After publishing THIS POST (which has since unexpectedly gone viral!) simply recommending that folks not purchase peanut butter in plastic jars & instead purchase peanut butter in glass whenever possible, a lot of people responded with links and information either supporting or attempting to dismiss or refute my concerns.
One of my readers posted several links attempting to dismiss the concerns — but each of the links he posted mentioned the possibility of Antimony (elemental symbol “Sb”) in the PET plastic that most plastic peanut butter jars are made of.
This piqued my interest.
I know that Antimony is a toxicant, a known possible carcinogen that has been documented to be the source of health issues in humans (and – for example – has also been found in detectable levels in the breast tissue of women with breast cancer.)
My thought was that if Antimony is present at ANY LEVEL in a plastic FOOD container that only supported my recommendation to avoid plastic food containers altogether (especially with foods that have to be heated for packaging, like peanut butter).
People arguing the “other side” (pro-plastic) might say that the Antimony hasn’t been shown to migrate “except under certain conditions” (e.g. higher temperatures than the stored jars might normally be expected to encounter in a pantry, longer shelf storage than is generally common, etc.), however (again, in my opinion) the mere presence of Antimony (along with my solid knowledge that the historic and current regulatory actions and standards of our government are woefully inadequate when it comes to toxicants) is a concern. A big concern.
Not surprisingly, the International Antimony Association (at Antimony.com) assures us that the presence of Antimony in these jars is perfectly safe.
Click the image below to see the full-size PDF.
Just because a substance has not (yet) been shown to migrate under “certain conditions” does not mean the studies done were comprehensive enough, nor that the low threshold of detection set as the limit for the study are necessarily actually levels that are protective of human health.*
*For example, many vitamins and supplement manufacturing companies do toxicant testing on their products and share their results with their customers.
These results usually list the low threshold of detection for Lead as a number in the single or double digit parts per million (ppm), when Lead is a known toxicant in ingested items in the single and double digit parts per billion (ppb).
As a result the company might state “there is no detectable Lead” in their product – but they are not actually looking for Lead levels at a threshold that is protective of human health for ingested items (parts per billion). Said another way, their “low threshold” is too high. They are also not regulated in a way that requires that level of specificity in their testing.
Here what I found when I tested a Kirkland peanut butter jar (pictured above and below) for Antimony, the very jar of peanut butter that inspired me to write the original post (see images of readings below). Please note these are test results for a full jar of peanut butter and the therefore the actual antimony levels of the plastic would likely be much higher if the plastic were tested by itself.:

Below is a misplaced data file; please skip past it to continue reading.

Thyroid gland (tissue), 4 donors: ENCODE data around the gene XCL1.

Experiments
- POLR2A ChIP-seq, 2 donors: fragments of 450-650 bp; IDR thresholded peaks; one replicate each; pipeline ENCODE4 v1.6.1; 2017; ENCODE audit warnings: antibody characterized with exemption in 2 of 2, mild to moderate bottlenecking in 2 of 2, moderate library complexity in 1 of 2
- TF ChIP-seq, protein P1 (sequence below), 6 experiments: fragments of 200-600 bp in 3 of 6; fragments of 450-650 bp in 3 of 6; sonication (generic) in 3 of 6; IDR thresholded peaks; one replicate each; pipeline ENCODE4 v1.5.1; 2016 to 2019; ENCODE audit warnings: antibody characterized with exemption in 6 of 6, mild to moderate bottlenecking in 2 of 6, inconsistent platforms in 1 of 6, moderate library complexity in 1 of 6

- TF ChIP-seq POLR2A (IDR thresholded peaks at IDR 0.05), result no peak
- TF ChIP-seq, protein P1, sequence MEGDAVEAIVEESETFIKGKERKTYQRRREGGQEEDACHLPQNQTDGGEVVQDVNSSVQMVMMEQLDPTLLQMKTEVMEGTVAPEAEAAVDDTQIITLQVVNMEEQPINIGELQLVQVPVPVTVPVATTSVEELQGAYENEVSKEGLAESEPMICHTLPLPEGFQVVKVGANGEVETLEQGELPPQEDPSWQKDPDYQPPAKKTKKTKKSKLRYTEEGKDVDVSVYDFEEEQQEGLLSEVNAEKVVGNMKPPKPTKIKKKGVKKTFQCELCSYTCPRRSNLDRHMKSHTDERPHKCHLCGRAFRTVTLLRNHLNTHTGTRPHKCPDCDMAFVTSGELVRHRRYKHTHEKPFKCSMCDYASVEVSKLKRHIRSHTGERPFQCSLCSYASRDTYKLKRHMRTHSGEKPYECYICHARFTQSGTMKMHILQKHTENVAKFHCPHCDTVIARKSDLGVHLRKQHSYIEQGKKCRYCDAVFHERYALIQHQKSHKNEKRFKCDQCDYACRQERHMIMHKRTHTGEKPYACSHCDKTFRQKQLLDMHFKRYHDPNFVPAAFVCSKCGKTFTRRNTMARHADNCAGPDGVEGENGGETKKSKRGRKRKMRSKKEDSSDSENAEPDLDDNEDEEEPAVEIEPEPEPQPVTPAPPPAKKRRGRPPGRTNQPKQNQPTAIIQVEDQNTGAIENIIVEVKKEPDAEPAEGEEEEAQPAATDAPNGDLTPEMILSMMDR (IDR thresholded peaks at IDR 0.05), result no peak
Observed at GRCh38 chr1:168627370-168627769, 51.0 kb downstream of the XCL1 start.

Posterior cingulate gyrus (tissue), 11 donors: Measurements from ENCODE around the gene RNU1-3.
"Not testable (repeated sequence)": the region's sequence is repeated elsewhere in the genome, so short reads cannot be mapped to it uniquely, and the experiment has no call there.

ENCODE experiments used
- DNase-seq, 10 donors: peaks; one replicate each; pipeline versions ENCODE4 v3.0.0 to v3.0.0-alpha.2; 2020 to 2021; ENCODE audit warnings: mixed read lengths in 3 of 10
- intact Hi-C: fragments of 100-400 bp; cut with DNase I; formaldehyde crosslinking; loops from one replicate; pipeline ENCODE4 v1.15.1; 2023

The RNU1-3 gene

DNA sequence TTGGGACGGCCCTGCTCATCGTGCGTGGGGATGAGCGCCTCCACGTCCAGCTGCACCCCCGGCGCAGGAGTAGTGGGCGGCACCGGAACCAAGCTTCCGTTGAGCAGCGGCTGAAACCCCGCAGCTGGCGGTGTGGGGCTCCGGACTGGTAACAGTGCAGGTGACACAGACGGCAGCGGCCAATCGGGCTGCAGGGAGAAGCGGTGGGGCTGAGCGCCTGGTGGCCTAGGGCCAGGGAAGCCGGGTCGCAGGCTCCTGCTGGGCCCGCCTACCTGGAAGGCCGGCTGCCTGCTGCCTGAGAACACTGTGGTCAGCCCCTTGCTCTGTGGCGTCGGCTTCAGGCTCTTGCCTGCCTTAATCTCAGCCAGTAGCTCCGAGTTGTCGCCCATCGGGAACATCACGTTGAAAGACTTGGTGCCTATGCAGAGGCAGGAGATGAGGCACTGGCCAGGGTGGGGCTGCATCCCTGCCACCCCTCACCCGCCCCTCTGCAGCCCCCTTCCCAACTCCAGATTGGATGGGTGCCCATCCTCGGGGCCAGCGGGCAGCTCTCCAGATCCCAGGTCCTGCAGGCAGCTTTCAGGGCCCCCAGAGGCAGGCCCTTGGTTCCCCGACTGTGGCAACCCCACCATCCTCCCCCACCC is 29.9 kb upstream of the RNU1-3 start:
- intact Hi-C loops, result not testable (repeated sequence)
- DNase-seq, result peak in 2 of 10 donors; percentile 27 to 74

Test One (181.1 seconds/3 minutes):
- Antimony (Sb): 55 +/- 18 ppm
- Arsenic (As): 2 +/- 1 ppm
Test Two (180.9 seconds/3 minutes):
- Antimony (Sb): 58 +/- 17 ppm
So both tests found Antimony and one found (a very low level of) Arsenic! [The Arsenic test may or may not be replicable – because it was so low, and may be an anomaly, I would have to do more testing to confirm that.]
While I am a Lead expert (and not an Antimony expert) and I don’t know the implications of these specific levels of Antimony, I personally don’t think there should be any Antimony in food packaging – especially when there are toxicant-free options already readily available.
In general when we discuss toxicant levels in food we are talking about parts per billion (not parts per million) as causing harm, so for there to be levels this high (in ppm) in the packaging I have definite concerns for what the ppb levels of the toxicant might be in the food contents of this packaging.
In my opinion, as a mother of children who have significant health issues and disabilities due to exposure to toxicants (in our case, specifically due to Lead exposure) I think it verges on criminal that there is not a label on this product (and similar products) that says:
“Warning: The packaging of this food product contains ANTIMONY, a toxicant that is well-documented to be harmful to human health and is a known possible carcinogen.”
As always, please let me know if you have any questions.
Thank you for reading and for sharing my posts.
If you want to directly support this 100% independent consumer goods testing work please do consider making a contribution to my GoFundMe. The XRF instrument that I use for testing generally can cost as much as $750 a day to rent (or more!) and I couldn’t do the work I do without the support of my readers. GoFundMe.com/LeadSafeMama [I am currently working to cover an outstanding XRF rental bill of about $4,700.]
Thank you again!
*Links to Amazon are affiliate links. If you purchase something after clicking on one of these links I may receive a small percentage of what you spend at no extra cost to you. Links to Kirkland Peanut Butter on Amazon are for informational purposes only – I do not recommend purchasing this product.